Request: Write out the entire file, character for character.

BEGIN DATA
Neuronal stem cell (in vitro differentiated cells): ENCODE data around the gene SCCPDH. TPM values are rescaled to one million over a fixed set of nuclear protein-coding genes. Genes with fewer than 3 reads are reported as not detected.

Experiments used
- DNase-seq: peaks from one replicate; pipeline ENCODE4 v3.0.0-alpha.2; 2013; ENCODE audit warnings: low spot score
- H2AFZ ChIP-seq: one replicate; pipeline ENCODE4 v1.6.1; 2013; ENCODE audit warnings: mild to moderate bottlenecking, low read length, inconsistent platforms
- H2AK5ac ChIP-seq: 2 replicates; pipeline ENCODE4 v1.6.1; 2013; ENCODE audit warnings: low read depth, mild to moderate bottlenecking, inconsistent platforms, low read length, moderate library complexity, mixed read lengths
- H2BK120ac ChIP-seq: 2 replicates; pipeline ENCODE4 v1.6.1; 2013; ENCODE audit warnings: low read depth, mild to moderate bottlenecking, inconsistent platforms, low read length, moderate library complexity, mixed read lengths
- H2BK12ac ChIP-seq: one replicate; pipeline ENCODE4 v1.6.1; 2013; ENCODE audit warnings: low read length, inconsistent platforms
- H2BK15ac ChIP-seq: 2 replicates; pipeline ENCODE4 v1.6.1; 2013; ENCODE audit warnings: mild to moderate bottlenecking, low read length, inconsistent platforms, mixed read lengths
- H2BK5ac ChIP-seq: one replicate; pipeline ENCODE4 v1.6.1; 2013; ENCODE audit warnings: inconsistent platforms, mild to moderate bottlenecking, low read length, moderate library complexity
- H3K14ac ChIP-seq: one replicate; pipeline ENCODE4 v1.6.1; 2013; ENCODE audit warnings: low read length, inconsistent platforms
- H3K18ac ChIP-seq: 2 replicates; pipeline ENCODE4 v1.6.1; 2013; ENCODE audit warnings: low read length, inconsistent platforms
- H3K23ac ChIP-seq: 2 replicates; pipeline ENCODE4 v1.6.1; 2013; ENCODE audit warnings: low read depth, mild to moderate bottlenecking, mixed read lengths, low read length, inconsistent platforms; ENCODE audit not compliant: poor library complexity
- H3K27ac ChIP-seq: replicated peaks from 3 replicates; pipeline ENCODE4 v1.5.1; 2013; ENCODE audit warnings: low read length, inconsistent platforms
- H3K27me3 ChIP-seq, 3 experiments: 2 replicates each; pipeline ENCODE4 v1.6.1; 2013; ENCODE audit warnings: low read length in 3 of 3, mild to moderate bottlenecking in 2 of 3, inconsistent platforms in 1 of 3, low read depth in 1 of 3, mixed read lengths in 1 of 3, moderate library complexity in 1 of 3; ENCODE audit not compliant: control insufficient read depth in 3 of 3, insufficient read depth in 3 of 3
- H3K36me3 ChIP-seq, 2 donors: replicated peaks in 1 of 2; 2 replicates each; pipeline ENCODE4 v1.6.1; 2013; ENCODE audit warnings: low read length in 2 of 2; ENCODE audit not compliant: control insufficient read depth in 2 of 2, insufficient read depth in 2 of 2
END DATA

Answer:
Neuronal stem cell (in vitro differentiated cells): ENCODE data around the gene SCCPDH. TPM values are rescaled to one million over a fixed set of nuclear protein-coding genes. Genes with fewer than 3 reads are reported as not detected.

Experiments used
- DNase-seq: peaks from one replicate; pipeline ENCODE4 v3.0.0-alpha.2; 2013; ENCODE audit warnings: low spot score
- H2AFZ ChIP-seq: one replicate; pipeline ENCODE4 v1.6.1; 2013; ENCODE audit warnings: mild to moderate bottlenecking, low read length, inconsistent platforms
- H2AK5ac ChIP-seq: 2 replicates; pipeline ENCODE4 v1.6.1; 2013; ENCODE audit warnings: low read depth, mild to moderate bottlenecking, inconsistent platforms, low read length, moderate library complexity, mixed read lengths
- H2BK120ac ChIP-seq: 2 replicates; pipeline ENCODE4 v1.6.1; 2013; ENCODE audit warnings: low read depth, mild to moderate bottlenecking, inconsistent platforms, low read length, moderate library complexity, mixed read lengths
- H2BK12ac ChIP-seq: one replicate; pipeline ENCODE4 v1.6.1; 2013; ENCODE audit warnings: low read length, inconsistent platforms
- H2BK15ac ChIP-seq: 2 replicates; pipeline ENCODE4 v1.6.1; 2013; ENCODE audit warnings: mild to moderate bottlenecking, low read length, inconsistent platforms, mixed read lengths
- H2BK5ac ChIP-seq: one replicate; pipeline ENCODE4 v1.6.1; 2013; ENCODE audit warnings: inconsistent platforms, mild to moderate bottlenecking, low read length, moderate library complexity
- H3K14ac ChIP-seq: one replicate; pipeline ENCODE4 v1.6.1; 2013; ENCODE audit warnings: low read length, inconsistent platforms
- H3K18ac ChIP-seq: 2 replicates; pipeline ENCODE4 v1.6.1; 2013; ENCODE audit warnings: low read length, inconsistent platforms
- H3K23ac ChIP-seq: 2 replicates; pipeline ENCODE4 v1.6.1; 2013; ENCODE audit warnings: low read depth, mild to moderate bottlenecking, mixed read lengths, low read length, inconsistent platforms; ENCODE audit not compliant: poor library complexity
- H3K27ac ChIP-seq: replicated peaks from 3 replicates; pipeline ENCODE4 v1.5.1; 2013; ENCODE audit warnings: low read length, inconsistent platforms
- H3K27me3 ChIP-seq, 3 experiments: 2 replicates each; pipeline ENCODE4 v1.6.1; 2013; ENCODE audit warnings: low read length in 3 of 3, mild to moderate bottlenecking in 2 of 3, inconsistent platforms in 1 of 3, low read depth in 1 of 3, mixed read lengths in 1 of 3, moderate library complexity in 1 of 3; ENCODE audit not compliant: control insufficient read depth in 3 of 3, insufficient read depth in 3 of 3
- H3K36me3 ChIP-seq, 2 donors: replicated peaks in 1 of 2; 2 replicates each; pipeline ENCODE4 v1.6.1; 2013; ENCODE audit warnings: low read length in 2 of 2; ENCODE audit not compliant: control insufficient read depth in 2 of 2, insufficient read depth in 2 of 2